Nick Calio Delivers Keynote Speech at 2024 Inaugural Aero Club Lunch
NEWS UPDATE | January 17, 2024
WASHINGTON – Airlines for America (A4A) President and CEO Nick Calio today addressed the Aero Club of Washington during its first lunch of the year. Calio stressed that urgency in tackling systemic issues—including the air traffic controller shortage and the lagging modernization of FAA physical and technological infrastructure—and government accountability is key to ensuring the safety and integrity of National Airspace System (NAS).
Read Calio’s remarks as delivered here.
ON ACCOUNTABILITY: “As government rightfully keeps industry accountable, so too must the industry demand that government be accountable. It’s a two-way street. We must all work together—with DOT, the FAA and our other government partners—to ensure action is taken to secure our airspace and address the failures of the broader policies that inhibit practical progress, stability and predictability in our aviation system.”
ON THE AIR TRAFFIC CONTROLLER SHORTAGE: “Last year, the agency netted a total of just six new certified professional controllers. Six. Single digit. At this rate, it will take decades to fix this problem. We do not have decades. The staffing shortage is having a material and direct impact on the aviation system.”
ON THE COLLEGIATE TRAINING INITIATIVE: “It’s been six months since A4A called for the revival of the CTI program. It’s been three months since the secretary and administrator voiced their support. It’s time for action…We often say there is no silver bullet. This is as close to a silver bullet as you can find. This CTI program can triage the staffing gap. Schools are ready to get students into the pipeline and into ATC facilities now.”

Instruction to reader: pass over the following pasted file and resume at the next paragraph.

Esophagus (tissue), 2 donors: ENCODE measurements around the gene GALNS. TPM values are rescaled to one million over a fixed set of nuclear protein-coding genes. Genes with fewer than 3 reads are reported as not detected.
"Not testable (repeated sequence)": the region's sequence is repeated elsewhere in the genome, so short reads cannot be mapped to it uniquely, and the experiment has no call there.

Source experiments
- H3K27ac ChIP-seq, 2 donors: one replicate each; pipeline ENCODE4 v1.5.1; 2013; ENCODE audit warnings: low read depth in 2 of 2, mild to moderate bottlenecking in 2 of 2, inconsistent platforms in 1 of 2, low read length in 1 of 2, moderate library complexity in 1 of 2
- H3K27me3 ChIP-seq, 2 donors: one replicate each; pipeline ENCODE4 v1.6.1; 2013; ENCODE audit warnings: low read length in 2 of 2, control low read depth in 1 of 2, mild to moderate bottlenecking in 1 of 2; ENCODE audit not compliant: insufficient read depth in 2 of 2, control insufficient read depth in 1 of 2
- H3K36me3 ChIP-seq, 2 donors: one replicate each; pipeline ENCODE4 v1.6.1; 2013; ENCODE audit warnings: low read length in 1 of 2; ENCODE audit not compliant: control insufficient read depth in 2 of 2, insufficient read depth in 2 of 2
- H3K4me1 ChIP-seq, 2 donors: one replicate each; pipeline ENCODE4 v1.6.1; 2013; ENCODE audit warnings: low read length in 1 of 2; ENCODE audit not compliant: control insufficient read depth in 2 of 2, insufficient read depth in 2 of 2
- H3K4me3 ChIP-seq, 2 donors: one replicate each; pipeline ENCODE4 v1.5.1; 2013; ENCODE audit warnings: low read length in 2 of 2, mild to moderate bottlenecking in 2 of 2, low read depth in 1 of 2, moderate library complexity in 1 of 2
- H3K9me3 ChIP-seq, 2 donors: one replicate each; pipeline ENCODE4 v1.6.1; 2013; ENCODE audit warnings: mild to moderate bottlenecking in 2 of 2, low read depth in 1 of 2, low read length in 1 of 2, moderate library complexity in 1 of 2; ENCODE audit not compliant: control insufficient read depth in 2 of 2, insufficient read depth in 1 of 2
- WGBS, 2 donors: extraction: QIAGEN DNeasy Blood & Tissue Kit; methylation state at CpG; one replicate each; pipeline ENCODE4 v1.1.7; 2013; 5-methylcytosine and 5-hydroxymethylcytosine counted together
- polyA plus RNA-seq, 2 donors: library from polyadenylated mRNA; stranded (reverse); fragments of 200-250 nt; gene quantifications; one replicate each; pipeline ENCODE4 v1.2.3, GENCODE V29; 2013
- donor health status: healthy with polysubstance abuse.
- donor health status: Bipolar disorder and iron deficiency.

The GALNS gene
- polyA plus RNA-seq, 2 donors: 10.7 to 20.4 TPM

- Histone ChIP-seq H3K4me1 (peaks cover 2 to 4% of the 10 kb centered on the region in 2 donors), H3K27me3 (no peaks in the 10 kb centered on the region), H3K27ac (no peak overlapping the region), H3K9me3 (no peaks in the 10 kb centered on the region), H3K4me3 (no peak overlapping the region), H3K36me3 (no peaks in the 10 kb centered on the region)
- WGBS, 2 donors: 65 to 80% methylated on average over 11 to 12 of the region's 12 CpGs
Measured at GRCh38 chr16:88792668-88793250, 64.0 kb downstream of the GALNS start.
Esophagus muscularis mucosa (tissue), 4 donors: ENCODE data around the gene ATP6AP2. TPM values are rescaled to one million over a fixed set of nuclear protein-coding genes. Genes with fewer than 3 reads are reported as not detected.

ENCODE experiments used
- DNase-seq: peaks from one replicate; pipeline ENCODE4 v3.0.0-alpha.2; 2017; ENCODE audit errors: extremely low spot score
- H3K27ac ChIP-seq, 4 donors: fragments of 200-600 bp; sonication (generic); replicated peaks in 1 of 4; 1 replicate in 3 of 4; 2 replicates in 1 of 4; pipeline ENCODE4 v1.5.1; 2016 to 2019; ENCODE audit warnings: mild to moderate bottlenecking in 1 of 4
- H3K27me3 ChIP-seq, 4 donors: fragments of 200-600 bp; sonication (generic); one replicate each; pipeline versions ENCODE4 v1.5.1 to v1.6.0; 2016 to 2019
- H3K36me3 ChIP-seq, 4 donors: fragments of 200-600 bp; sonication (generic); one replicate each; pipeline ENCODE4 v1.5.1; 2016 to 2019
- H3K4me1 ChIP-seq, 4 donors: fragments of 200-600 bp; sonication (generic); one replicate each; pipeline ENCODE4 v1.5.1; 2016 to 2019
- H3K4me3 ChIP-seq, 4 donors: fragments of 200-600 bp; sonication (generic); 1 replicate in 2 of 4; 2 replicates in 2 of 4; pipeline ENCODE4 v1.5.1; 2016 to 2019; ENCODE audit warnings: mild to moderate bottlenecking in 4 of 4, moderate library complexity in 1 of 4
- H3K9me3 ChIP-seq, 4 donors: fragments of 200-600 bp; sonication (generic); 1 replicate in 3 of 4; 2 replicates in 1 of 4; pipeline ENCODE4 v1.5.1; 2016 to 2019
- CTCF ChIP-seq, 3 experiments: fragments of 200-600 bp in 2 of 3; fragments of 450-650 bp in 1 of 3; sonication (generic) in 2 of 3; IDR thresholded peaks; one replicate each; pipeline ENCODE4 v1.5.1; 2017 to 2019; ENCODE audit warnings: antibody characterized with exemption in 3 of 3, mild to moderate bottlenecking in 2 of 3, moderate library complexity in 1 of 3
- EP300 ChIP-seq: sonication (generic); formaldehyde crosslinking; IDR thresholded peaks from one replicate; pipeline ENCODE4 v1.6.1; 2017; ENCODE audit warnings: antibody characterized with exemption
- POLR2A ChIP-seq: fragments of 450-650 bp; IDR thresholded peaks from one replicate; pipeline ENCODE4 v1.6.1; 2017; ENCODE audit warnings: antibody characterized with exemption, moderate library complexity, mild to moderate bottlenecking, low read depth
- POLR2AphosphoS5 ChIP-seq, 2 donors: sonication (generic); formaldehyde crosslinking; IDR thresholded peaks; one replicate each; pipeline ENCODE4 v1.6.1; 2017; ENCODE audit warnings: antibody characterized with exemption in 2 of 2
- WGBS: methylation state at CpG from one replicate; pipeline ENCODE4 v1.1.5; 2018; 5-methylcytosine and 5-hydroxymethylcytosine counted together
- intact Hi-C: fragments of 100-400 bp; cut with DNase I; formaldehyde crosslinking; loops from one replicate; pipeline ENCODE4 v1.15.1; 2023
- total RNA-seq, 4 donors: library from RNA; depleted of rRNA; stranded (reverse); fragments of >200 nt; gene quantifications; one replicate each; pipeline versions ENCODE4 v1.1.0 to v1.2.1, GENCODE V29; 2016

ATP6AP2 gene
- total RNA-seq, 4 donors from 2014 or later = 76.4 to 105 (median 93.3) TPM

ON FAA INFRASTRUCTURE: “The NAS is more crowded and complex than ever with the evolution of commercial space and other new entrants. While the system has gotten more complex and cutting edge, the platform it operates on is falling behind. One need only look at the state of our ATC facilities to realize that. This, too, was identified in the FAA Safety Review Team’s report. The FAA’s 21 Air Route Traffic Control Centers, which largely control enroute air traffic, are located in buildings that are roughly 60 years old, with no current plan or budget to replace any of them.”
ON MODERNIZING TECHNOLOGY: “Air traffic controllers work on a computer system called IDS-4. This is the equivalent to a pilot’s flight bag. It has all the information a controller relies on to run the operations. Deployed in the early 1990’s, this system operates on a platform no longer supported by Microsoft. And get this—you need a floppy disc to upload data…How is the FAA supposed to attract young talent and compete for jobs when they use technology that most 20-30 years old have never even seen?”
ON TRANSPARENCY: “In that same spirit of transparency, there should be public dashboard highlighting DOT and FAA initiatives. What are they? How much do these programs cost? What’s the status of these taxpayer funded projects? When will they be completed? Why? Because all these programs have a direct impact on passengers, shippers, jobs and the greater economy. When our airspace system is old and outdated, we all pay the price.”